Notably, prior to the ban, Beahm had signed a multi-year deal to stay on Twitch. While numbers weren’t disclosed, presumably Twitch paid good money to ensure that one of its most-watched performers stayed on the platform. Beahm’s comments during the stream suggested there may be some kind of legal movement regarding his contract.
“You’re talking about a heavy contract, lots of money,” he said, noting that he has to be careful about what he says regarding the ban situation. “There’s big money involved. So let the legal professionals do what they need to do.”
Viewers seemed happy to have the vest-wearing entertainer back, with plenty of donations trickling in as Beahm swore that this would be the last time he addressed the situation.
“My conscience, I feel so good,” he stated, before berating people who assumed he must have done something bad to get a ban.
“So that’s your update,” he said. For a portion of the livestream, Beahm opted to watch other creators’ gameplay for titles such as the new-kid-on-the-block battle royale, Fall Guys. He later played some Call of Duty: Warzone. He punctuated the occasion by telling viewers about some upcoming limited-edition merchandise that they could preorder for $30.
“Taxes were heavy this year,” he later added, noting that “for a second, I thought I was in trouble.”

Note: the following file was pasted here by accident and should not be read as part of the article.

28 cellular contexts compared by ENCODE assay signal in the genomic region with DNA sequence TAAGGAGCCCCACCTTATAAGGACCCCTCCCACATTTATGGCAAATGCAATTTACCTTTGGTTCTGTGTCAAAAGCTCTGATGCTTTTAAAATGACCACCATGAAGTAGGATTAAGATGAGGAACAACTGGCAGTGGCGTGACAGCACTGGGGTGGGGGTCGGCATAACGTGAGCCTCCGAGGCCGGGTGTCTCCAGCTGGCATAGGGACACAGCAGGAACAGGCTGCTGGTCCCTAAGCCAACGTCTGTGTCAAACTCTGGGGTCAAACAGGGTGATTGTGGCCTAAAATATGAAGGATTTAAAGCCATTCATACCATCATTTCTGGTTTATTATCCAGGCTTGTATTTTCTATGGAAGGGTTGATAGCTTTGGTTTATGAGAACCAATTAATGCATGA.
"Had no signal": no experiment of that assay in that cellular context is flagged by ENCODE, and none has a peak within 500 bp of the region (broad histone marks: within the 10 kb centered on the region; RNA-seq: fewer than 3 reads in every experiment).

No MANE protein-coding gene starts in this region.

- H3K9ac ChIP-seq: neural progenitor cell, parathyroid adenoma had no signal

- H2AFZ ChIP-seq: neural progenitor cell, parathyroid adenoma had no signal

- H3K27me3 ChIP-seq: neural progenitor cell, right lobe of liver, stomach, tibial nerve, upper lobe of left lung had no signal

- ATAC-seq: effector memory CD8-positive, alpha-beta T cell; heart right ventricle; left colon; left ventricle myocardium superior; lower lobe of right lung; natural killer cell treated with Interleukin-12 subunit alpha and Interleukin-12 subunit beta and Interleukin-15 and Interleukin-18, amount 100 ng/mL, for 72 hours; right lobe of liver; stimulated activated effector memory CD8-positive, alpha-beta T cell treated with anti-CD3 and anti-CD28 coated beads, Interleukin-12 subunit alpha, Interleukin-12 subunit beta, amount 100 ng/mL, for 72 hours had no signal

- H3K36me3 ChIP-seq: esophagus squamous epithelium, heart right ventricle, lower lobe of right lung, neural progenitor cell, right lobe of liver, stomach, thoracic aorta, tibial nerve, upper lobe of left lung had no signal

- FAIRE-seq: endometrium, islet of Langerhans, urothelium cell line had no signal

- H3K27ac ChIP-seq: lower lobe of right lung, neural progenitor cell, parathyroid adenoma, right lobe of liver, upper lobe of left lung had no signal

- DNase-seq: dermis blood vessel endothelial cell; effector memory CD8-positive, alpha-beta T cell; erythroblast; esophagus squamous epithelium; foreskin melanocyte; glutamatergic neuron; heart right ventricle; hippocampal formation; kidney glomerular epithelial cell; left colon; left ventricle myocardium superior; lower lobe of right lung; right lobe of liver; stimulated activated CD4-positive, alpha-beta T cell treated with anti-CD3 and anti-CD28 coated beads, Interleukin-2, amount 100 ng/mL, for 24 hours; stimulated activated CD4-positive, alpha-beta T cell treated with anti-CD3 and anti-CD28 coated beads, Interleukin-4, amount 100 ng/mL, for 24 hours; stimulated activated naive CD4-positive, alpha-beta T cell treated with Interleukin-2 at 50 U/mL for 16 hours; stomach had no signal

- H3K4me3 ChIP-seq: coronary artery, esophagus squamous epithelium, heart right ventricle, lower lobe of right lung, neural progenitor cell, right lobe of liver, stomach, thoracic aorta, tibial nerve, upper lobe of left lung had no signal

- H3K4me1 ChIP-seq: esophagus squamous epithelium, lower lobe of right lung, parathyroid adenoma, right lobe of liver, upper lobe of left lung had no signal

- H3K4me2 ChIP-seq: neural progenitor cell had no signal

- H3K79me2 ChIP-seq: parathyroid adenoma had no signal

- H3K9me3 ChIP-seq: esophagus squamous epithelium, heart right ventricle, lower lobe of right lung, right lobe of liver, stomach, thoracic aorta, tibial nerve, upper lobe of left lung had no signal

Update: Added mention of DrDisrespect’s gaming during the livestream.
Samsung has sort of semi-announced the Galaxy Z Fold2 at its big Unpacked event on August 5, with the company promising a proper unveiling, with all details, to come on September 1. We got a few official press renders of the upcoming device, but sometimes nothing beats an honest-to-God hands-on video.
And today that’s exactly what has surfaced, courtesy of Ben Geskin on Twitter. It’s a short 16-second affair, but does portray more angles of the device than the official images. You can see the weird placement of the internal hole-punch selfie camera, the display crease (which is obviously not going to be featured in promotional materials), the much improved external screen (in size and bezel size), and the rear, reminiscent of the Galaxy Note20 Ultra, because of the similar looking camera island.
The Galaxy Z Fold2 has a 6.23-inch cover display and a 7.6″ internal screen (which has 120Hz refresh rate too), and according to rumors it should be powered by the Snapdragon 865+ chipset. It will run Android 10 with One UI on top, of course.